I can’t do it like Mr Mislav on Udemy does it, his sprites are more detailed and less blocky and I only figured out how to do the very basics of 16x16 and 32x32 sprites from him whereas everybody else advanced quickly
I need to know how to do 16x16 and 32x32 animation when my stuff’s too simple
I think part of my problem is my sprites are facing the user than the left or right
Smaller does unfortunately not mean simpler. The less space you have to work with the harder it is to animate. When you go up it becomes harder because there are more details to animate, which makes it more time consuming, but you have more space to do what you want to do. With super small sizes you should stick to super simple animations.
Also without knowing what exactly you’re trying to do it’s hard to say how to do it.
Well, those are just bases. Unless you’re intentionally making stick-figures, you’ll want to get some colors and shapes involved. Simple ones will do for now, just define the shapes of the head, torso, front arm and leg and back arm and leg. I like to do it on separate layers, but this might unnecessarily complicate things. Use simple solid colors - brighter for the font arm/leg, darker for the back ones (I use front for closer to the camera, and back for farther from the camera).
Also, sprite size matters a lot. 16x16 is needlessly limiting, and unless you’re a pixel art god, you’re probably not going to make something you’re happy with. 32x32 is still small for a character imo, but it depends on what it is you’re doing. I’d go for a sprite that’s atleast 48 pixels tall, maybe even 64 (unless you’re size-constrained by a game engine or art direction ofc)
Here is a screenshot of my layer setup for my walk animation. Granted it’s 126 pixels tall, but the same thing could apply to your case. I started with just solid color shapes that I rotated/changed/defined into the final thing. With this many pixels it was quite a lot of work polishing the shading, but if you go for a smaller size with fewer colors, it will be way quicker.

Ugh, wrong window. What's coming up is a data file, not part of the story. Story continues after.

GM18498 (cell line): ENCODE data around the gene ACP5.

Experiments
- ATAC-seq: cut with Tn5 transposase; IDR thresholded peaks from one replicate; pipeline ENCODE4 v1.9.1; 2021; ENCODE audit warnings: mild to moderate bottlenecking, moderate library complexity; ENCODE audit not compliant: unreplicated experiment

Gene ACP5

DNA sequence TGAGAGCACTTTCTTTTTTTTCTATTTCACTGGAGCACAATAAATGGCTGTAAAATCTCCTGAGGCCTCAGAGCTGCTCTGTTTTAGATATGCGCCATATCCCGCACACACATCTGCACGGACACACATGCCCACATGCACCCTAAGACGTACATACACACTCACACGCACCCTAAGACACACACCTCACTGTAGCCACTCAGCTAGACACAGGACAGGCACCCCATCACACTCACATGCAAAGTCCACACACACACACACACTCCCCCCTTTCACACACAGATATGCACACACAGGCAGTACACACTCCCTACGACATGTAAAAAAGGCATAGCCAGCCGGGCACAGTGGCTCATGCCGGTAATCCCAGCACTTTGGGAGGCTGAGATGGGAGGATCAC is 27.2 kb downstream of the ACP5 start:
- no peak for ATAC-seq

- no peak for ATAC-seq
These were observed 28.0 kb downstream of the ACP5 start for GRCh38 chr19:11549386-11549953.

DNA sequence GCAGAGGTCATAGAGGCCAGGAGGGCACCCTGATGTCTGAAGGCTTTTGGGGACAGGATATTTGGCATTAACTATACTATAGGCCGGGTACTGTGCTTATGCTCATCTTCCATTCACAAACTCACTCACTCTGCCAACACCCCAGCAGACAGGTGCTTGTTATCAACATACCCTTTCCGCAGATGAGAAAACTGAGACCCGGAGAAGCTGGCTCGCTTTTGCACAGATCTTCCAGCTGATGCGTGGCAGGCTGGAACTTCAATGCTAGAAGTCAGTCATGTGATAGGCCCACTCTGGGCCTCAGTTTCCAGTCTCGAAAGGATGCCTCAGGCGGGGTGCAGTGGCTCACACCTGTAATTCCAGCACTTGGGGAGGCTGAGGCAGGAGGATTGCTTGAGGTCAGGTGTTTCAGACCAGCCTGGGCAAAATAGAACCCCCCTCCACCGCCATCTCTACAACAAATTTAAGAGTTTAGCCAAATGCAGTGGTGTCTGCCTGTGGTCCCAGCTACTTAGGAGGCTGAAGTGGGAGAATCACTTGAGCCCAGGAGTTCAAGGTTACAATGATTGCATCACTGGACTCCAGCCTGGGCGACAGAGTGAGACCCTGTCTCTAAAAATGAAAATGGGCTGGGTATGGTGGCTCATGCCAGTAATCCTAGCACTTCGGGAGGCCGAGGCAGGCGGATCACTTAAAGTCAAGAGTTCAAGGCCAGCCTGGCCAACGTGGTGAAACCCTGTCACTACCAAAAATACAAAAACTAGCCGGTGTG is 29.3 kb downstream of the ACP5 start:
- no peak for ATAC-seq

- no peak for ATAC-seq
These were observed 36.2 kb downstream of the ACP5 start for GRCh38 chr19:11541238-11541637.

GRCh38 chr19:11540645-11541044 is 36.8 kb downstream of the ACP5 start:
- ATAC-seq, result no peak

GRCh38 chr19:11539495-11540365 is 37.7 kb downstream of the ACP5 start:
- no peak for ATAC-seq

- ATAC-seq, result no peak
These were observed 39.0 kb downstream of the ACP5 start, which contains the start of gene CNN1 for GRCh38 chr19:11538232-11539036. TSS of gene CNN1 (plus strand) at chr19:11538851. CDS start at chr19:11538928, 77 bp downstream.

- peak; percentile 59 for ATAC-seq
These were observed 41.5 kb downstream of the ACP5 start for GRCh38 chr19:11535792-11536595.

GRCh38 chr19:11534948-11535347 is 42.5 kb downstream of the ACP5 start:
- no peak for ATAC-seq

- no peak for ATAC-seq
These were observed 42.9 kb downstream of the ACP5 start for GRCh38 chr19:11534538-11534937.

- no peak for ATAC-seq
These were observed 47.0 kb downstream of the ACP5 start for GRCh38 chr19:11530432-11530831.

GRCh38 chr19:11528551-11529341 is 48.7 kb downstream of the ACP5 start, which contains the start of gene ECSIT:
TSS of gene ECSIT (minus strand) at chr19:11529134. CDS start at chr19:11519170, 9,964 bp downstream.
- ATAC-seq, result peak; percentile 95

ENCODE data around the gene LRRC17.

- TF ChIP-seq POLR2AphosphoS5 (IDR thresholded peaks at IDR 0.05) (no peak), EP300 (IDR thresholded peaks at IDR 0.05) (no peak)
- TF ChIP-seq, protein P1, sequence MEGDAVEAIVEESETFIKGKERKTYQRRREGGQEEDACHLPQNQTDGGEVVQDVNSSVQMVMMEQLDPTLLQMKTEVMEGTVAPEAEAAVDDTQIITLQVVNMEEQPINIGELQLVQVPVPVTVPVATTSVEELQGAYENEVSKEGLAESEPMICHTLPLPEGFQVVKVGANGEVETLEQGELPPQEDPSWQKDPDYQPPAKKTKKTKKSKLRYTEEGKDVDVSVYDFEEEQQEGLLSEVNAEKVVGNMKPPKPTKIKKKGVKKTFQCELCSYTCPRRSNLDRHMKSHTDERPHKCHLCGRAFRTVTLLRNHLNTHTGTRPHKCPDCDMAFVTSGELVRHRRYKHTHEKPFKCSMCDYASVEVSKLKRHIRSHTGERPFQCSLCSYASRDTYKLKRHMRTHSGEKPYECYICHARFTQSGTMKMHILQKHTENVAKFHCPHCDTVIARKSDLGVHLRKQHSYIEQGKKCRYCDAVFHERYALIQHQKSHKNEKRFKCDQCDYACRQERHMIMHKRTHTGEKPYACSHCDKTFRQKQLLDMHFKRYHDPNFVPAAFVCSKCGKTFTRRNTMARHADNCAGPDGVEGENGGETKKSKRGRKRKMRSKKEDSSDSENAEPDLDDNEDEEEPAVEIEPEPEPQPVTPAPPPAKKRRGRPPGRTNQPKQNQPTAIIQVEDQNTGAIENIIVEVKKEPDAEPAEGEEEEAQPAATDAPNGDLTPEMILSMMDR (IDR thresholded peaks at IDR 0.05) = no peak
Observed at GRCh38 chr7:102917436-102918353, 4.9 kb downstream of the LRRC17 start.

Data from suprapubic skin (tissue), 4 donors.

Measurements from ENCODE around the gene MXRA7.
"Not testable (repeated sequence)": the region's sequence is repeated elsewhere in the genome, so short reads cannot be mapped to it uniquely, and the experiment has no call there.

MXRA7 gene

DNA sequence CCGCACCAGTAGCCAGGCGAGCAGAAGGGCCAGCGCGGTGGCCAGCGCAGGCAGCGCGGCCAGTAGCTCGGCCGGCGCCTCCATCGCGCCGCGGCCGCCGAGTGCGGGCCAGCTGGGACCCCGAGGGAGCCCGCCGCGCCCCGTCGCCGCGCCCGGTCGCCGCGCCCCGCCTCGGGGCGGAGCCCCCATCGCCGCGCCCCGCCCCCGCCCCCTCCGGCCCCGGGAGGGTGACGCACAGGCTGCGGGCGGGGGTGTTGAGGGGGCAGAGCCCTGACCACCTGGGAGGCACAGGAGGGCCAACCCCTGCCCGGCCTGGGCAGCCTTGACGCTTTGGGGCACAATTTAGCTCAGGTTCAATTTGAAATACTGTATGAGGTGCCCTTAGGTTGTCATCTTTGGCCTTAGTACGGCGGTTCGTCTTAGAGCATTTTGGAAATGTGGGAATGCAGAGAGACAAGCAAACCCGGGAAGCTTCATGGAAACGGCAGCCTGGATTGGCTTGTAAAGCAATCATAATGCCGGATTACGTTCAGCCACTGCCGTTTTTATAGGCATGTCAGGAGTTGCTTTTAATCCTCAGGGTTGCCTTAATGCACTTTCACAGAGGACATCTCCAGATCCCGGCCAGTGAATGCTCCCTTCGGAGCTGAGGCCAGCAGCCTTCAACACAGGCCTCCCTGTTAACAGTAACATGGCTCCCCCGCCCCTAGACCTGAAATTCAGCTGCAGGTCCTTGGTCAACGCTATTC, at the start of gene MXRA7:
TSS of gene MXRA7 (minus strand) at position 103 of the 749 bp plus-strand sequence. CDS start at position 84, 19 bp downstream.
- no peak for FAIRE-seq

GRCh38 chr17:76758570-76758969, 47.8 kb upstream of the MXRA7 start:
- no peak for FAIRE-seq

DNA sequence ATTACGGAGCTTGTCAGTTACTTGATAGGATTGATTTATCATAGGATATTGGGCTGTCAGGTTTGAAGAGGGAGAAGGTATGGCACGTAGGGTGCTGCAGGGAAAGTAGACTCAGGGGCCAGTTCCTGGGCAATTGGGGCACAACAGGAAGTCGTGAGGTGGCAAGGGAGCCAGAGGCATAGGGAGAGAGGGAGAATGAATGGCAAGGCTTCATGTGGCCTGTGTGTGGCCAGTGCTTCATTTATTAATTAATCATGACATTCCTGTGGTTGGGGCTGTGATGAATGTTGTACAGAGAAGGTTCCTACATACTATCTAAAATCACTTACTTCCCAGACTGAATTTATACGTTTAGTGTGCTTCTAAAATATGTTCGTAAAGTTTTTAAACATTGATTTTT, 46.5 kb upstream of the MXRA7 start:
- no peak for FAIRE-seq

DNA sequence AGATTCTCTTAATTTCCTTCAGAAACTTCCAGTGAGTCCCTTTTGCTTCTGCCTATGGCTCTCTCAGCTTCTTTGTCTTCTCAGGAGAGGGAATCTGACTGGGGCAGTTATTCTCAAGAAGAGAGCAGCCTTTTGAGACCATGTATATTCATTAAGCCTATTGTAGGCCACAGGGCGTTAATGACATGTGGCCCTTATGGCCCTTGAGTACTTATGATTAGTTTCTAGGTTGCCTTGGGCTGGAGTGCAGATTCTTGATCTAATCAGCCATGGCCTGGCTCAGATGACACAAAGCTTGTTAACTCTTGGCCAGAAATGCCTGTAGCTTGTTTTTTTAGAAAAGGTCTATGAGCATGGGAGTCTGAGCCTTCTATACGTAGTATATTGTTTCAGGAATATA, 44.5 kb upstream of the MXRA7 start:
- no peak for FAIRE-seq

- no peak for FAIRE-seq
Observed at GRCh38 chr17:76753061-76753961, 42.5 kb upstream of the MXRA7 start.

Here’s a link to my final result: Animated Characters for my Game
Thanks, TBH, I think I’m comparing myself to what everybody else on Udemy’s accomplished
I thought they would all be beginners and yet they advanced so fast, they can even imitate or make pixel art versions of very big and detailed backgrounds quite easily. Much more detailed compared to what was shown on Mislav’s vids as basics.
I think I’ll try doing the other parts of his class first before coming back
Thanks for pointing that stuff out
Also, admittedly, I’m doing stick figures because that’s the simplest I could do and what Mr Mislav showed for the basics, everyone else quickly evolved
Yeah, if you’re new to pixel art, characters, and especially animation is not really the place to start. I’d consider this advanced stuff. Try doing simpler things first. I started with items and tilesets for minecraft and terraria, these are very beginner-friendly.
I’m not the best at doing backgrounds to be honest, but do take a look at this: http://danfessler.com/blog/hd-index-painting-in-photoshop
This is an ideal technique for backgrounds, but it doesn’t work in aseprite, you’ll have to have photoshop for this (it doesn’t work in gimp or krita either, since they don’t support filter layers)
That is advanced stuff though, so don’t worry if you don’t get it. If you want, there is a PSD file in there, download and play around with it, see if you like it.
The traditional way of doing backgrounds it a bit trickier, and as I said, I’m not any good at it, so I’m probably not a better source than the tutorials you are watching.
Again, I’ll recommend looking at sprites, whose style you like and studying what makes them good. For example, you could download a minecraft texture pack whose style you love and look at all the items and weapons and how they are made, maybe even try to replicate them, you’ll learn a lot how their particular style of pixel art works.
Here is a terraria pack that has a lot of them weaponry bits. This is actually the place I learned pixel art. I joined in on doing sprites for this texture pack (around page 6 of the topic if memory serves right :D). When I begun I wasn’t very good, but I studied his style and tried to replicate it in my sprites (since the pack should have a similar style lol) and by the end of it, I’d say I had dramatically improved.
So yeah, download a bunch of sprites you like, open them up in Aseprite, zoom in and study them. How do the colors and shading convey the material and its shape?
That looks like a great start. It depends on the style that you’re going for, if you want a grim-looking flat and simple style, then this is fine. But I think you can improve it further by adding more highlights and shadows.
Also, you seem to have used quite a lot of different colors that are very close in lightness and hue. Try to limit the amount of colors you have. And for borders, either use a really brighter colors, or, like in most cases people do, really darker colors.